NASHVILLE, Tenn. (WTVF) — There’s no question COVID changed a lot of our habits. A new study suggests one of our holiday habits is returning to pre-pandemic levels. It’s all about how we shop in this holiday season.
“Because this house is over 100-years-old, it kinda takes you back a little bit,” said Carmelita Stafford, co-owner of Sister’s WhimZy in Mt. Juliet.
“Just having the warmth of the walls in here, the original floor, the original windows, it’s creating an ambiance you don’t have everywhere.”
“If there’s any items left the last week of Christmas, most husbands will come in and snag em,” she smiled, passing a rack of purses. “We have Loveless Cafe products here. You have to eat your biscuits, right?”
Like so many other businesses, 2020 hurt.
“It was very unexpected,” Stafford continued. “Being forced to close down dealt us a huge blow. However, it also forced us to realize in order to reach our customers, we had to expand our online presence. There was no time better than COVID to do that. We’re grateful, grateful that we’re still here.”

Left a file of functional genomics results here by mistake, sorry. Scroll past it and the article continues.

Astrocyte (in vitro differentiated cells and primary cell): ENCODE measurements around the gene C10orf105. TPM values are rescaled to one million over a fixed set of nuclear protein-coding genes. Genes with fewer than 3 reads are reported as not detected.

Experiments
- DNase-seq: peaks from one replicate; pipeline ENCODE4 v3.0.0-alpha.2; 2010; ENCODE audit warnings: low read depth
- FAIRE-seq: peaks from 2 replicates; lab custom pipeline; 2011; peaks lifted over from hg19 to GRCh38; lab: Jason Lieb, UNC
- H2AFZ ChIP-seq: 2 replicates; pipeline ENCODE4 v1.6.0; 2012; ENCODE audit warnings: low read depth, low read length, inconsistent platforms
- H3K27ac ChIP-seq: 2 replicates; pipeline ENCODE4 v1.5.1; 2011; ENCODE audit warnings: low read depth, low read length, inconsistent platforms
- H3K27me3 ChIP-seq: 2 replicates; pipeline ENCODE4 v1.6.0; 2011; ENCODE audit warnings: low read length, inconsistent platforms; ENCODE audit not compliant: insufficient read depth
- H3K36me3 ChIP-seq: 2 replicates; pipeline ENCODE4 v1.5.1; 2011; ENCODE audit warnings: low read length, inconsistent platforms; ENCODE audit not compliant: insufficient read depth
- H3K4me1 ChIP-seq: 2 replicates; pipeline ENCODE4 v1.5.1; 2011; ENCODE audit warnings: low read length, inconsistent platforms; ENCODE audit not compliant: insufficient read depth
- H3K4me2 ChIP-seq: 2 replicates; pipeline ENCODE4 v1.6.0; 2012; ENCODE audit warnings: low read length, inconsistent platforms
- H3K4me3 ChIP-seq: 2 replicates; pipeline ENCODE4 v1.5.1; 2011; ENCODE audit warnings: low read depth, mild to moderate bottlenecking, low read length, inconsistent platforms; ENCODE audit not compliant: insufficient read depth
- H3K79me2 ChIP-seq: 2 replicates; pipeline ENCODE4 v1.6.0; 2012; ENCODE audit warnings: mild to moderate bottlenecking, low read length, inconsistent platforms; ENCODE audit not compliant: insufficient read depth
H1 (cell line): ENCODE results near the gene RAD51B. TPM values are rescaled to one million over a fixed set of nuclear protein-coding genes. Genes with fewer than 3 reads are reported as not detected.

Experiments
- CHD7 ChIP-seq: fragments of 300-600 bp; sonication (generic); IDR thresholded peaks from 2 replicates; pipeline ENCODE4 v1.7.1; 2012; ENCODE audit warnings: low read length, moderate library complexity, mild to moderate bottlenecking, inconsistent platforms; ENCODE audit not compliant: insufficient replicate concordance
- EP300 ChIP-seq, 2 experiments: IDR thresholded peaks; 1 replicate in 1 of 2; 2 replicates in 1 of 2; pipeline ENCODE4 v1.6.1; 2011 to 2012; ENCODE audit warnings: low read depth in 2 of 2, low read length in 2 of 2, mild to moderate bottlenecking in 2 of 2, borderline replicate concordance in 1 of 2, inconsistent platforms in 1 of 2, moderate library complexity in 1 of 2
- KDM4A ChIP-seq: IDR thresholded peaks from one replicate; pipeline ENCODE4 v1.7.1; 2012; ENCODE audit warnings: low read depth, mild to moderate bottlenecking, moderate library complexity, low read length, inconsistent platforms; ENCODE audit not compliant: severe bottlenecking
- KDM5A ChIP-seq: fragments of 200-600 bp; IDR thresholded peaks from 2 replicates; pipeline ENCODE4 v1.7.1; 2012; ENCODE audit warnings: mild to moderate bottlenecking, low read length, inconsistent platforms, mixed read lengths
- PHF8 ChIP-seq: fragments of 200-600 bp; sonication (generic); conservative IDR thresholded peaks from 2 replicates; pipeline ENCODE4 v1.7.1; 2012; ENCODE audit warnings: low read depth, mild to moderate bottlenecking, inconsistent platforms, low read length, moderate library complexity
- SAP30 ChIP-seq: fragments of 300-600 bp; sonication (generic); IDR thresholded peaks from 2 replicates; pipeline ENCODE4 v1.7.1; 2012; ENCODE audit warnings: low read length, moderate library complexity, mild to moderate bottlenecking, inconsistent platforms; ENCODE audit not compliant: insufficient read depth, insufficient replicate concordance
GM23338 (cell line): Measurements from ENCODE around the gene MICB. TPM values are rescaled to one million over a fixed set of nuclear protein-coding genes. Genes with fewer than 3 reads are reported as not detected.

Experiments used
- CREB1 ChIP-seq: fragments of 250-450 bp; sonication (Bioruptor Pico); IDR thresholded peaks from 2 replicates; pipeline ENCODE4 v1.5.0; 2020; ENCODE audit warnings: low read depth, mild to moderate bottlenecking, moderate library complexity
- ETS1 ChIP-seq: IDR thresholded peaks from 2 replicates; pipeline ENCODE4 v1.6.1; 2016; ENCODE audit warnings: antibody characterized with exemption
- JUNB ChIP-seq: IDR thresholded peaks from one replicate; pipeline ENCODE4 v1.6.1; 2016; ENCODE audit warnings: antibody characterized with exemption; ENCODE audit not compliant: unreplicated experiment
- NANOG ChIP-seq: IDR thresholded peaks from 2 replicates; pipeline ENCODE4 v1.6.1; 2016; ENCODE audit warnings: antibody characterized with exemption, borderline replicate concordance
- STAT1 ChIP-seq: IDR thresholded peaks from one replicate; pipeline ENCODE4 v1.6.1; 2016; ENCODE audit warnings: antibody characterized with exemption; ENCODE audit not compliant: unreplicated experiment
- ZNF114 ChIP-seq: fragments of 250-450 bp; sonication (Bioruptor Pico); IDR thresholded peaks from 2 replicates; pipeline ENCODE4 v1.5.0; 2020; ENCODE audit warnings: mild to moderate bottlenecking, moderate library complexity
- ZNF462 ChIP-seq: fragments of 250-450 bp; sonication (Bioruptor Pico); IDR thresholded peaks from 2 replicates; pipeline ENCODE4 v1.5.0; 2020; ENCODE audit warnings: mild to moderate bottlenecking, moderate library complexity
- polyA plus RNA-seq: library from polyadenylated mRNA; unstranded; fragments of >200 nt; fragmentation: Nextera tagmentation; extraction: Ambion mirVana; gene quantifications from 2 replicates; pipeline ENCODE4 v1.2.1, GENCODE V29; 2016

Now, Sister’s WhimZy is experiencing something happening nationally. Market research company the NPD Group says in their 2022 projections, 46% of shoppers are expected to make most of their holiday buys in stores as opposed to 45% making most of their buys online. It may be a small difference, but the NPD Group says it’s the first time in-store holiday shopping has been projected to outpace online shopping since before the start of the pandemic.
These projections also show 80% of shoppers are planning to do at least some of their shopping online this year, down from 85% last year. 44% of shoppers are expected to shop in person at mass merchants, compared to 42% last year.
“We’ve seen more people, besides our regular Mt. Juliet guests, that are coming in that probably last year or the year before wouldn’t have,” said Stafford. “Before COVID, shopping online was such a convenience for people. However, when it was mandatory because stores were closed down, suddenly, you’re forced. I think a lot of customers, myself included, really missed being able to walk in, rather than wait for the cardboard box to come to the door and hope what’s inside isn’t broken.”